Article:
Tesla has lost nearly half its market value since its founder, Elon Musk, bid for Twitter in April, reducing his net worth by about $70bn and putting his title as world’s richest person at risk.
Shares in the electric car company traded at $340.79 on 13 April, the day before Twitter revealed in a securities filing that the billionaire had made a hostile bid to buy the social media company for $43.4bn. Since then the Tesla share price has plunged by 49% to $173.44 (£141.29), also due to concerns around disruptions at one of its factories in Shanghai.
The Tesla boss has sold $20bn of Tesla shares since April to fund the buyout. He now owns 445m shares, according to Reuters, and the share price decline has reduced the value of that holding, from $151bn to $77bn.
This means his claim to be the planet’s wealthiest person is under threat, with France’s Bernard Arnault, chief executive of the luxury group LVMH, snapping at his heels. On Wednesday, share movements meant Arnault briefly took top spot.
Musk has said of his Twitter takeover: “Having a public platform that is massively trusted and broadly inclusive is extremely important to the future of civilisation.”
However, Tesla shareholders worry about how he is dividing his time between the social media site and his many other ventures such as the rocket company SpaceX, and that running Twitter is too much of a distraction.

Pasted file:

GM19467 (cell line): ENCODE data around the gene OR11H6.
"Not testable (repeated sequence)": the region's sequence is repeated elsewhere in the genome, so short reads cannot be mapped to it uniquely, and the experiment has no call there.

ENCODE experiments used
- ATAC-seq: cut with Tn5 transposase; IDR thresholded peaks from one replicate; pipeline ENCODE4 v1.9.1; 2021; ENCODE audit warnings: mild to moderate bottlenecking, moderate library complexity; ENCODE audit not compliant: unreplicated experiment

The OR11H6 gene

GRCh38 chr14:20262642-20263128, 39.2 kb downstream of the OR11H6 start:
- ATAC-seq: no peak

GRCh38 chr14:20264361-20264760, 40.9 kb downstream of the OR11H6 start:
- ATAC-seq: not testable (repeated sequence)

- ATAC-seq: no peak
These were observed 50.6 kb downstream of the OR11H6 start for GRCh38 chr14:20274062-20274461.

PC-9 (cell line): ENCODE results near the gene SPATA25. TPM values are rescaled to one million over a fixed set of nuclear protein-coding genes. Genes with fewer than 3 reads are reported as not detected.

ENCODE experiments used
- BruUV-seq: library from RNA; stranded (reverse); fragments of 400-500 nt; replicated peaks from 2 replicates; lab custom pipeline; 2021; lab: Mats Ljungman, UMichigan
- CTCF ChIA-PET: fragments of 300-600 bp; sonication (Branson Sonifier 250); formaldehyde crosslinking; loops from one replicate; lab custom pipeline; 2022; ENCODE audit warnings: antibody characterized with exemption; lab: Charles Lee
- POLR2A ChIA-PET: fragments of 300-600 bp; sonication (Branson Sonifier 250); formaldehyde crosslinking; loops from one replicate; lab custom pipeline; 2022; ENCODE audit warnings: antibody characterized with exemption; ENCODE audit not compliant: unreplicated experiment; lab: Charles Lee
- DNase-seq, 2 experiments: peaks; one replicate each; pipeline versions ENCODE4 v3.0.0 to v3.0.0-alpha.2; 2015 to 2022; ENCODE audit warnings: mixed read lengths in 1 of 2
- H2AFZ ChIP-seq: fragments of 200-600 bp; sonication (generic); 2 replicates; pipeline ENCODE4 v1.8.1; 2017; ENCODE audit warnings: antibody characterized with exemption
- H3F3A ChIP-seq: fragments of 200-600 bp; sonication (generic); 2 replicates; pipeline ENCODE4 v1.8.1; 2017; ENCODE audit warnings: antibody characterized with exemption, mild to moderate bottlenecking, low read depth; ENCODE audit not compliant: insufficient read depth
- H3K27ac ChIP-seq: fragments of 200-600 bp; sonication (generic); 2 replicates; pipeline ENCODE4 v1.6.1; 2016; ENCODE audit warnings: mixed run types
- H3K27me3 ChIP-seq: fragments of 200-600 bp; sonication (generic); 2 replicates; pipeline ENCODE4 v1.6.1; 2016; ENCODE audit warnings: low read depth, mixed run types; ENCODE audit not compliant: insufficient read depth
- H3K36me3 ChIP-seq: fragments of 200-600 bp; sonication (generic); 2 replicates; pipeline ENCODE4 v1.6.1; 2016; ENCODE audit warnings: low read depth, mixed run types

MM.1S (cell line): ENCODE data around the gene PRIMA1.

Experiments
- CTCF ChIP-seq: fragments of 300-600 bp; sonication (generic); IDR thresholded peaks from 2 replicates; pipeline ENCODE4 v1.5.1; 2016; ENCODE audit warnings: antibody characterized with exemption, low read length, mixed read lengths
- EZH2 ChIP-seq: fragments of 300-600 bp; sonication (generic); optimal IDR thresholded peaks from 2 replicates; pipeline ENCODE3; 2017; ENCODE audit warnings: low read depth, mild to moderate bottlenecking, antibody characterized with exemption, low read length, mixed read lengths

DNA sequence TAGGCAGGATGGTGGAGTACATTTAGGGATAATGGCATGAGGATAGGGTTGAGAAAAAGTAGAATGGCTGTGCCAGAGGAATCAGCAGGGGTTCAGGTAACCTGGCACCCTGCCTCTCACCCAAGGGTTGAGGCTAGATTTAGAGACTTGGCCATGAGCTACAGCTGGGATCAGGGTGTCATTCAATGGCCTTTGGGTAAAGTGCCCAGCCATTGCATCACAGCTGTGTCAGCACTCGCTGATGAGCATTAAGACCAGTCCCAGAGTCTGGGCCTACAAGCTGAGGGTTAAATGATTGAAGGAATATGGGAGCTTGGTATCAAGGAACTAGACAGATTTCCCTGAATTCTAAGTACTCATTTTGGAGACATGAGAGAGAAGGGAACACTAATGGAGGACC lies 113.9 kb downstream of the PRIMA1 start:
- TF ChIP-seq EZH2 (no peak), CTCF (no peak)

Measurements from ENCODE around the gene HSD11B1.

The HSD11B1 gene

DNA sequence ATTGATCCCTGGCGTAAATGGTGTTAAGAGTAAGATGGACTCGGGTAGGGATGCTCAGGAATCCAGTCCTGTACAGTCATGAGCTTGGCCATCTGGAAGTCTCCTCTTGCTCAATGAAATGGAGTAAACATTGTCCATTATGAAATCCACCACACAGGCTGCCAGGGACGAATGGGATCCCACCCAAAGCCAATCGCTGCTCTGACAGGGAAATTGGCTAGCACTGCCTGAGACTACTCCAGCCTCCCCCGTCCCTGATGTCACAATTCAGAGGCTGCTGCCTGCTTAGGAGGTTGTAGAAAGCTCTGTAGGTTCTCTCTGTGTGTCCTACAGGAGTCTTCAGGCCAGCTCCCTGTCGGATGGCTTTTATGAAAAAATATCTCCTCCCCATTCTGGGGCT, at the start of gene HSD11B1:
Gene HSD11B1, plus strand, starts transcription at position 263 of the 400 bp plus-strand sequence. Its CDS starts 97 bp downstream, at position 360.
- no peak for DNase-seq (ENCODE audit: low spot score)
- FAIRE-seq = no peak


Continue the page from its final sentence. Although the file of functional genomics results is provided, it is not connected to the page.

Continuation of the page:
Adding to those concerns, Musk’s bankers are considering replacing some of the $13bn high-interest debt that he used to buy the platform in October with margin loans backed by Tesla stock, Bloomberg reported.
However, the billionaire tweeted: “When there are macroeconomic risks, it is generally wise to avoid using margin loans on any company, as stocks may move in ways that are decoupled from their long-term potential.”
He is under pressure to turn around Twitter, which was already struggling before he bought it, making a $221m net loss last year.
Since the acquisition, Musk has fired about half of Twitter’s workforce, roughly 3,700 employees, while hundreds more subsequently resigned. The company faces a number of lawsuits over the sackings and other issues. This week it also came under investigation by city officials in San Francisco after a complaint that the company allegedly converted rooms in its headquarters to sleeping quarters.